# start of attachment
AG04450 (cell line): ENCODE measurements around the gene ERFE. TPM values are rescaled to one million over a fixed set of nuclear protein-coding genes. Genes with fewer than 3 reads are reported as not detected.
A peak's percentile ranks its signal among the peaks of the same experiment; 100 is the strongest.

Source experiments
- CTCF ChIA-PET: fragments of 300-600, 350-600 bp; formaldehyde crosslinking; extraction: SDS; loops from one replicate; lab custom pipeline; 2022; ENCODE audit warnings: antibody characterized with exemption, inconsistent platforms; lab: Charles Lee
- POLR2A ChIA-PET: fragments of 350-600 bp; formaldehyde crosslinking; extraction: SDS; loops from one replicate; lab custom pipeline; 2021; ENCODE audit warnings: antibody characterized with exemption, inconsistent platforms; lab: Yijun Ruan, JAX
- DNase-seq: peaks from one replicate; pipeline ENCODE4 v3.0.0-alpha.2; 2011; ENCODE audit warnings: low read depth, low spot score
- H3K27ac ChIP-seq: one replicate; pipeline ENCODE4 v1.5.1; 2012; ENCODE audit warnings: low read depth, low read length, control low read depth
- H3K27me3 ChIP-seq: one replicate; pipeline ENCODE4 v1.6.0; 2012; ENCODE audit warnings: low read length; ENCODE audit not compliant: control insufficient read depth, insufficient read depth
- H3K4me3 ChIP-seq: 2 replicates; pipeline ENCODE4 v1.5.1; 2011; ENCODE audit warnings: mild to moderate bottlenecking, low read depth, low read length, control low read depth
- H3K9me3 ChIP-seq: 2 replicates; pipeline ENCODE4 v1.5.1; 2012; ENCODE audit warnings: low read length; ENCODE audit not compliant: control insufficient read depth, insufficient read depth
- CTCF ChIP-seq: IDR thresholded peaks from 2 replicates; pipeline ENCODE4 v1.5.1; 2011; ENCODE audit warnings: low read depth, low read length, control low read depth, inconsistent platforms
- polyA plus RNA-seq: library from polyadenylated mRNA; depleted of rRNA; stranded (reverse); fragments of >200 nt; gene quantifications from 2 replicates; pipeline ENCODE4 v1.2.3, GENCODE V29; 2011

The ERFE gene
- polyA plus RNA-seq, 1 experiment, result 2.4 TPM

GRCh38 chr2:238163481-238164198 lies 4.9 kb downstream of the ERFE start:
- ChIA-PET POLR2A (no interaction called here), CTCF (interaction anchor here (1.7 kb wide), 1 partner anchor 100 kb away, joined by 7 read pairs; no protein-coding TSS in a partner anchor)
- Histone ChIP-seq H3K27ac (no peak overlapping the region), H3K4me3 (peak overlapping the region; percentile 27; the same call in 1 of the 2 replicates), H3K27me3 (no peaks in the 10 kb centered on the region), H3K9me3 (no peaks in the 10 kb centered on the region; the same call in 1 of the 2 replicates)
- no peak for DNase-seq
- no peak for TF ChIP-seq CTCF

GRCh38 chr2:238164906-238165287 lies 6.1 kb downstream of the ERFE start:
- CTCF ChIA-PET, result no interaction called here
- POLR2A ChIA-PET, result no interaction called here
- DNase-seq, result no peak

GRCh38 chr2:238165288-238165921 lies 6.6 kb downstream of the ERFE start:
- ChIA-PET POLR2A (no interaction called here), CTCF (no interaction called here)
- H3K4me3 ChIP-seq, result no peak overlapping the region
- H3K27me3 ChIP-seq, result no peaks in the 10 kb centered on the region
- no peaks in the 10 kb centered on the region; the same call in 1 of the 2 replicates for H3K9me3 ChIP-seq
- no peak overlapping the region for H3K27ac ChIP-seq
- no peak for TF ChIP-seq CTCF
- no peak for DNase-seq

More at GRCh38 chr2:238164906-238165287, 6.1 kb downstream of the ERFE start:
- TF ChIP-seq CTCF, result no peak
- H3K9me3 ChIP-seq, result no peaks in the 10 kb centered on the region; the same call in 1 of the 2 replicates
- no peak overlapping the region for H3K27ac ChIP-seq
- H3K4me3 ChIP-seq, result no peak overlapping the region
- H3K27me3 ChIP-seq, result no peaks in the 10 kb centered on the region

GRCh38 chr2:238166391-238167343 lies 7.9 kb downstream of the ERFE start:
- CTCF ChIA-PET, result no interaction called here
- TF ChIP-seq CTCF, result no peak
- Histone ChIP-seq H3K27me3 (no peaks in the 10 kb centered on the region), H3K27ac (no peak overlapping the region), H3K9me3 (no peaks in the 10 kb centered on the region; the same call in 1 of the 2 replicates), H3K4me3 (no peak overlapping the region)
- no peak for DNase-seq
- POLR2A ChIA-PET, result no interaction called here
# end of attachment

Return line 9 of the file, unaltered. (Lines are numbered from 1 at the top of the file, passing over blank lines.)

- H3K4me3 ChIP-seq: 2 replicates; pipeline ENCODE4 v1.5.1; 2011; ENCODE audit warnings: mild to moderate bottlenecking, low read depth, low read length, control low read depth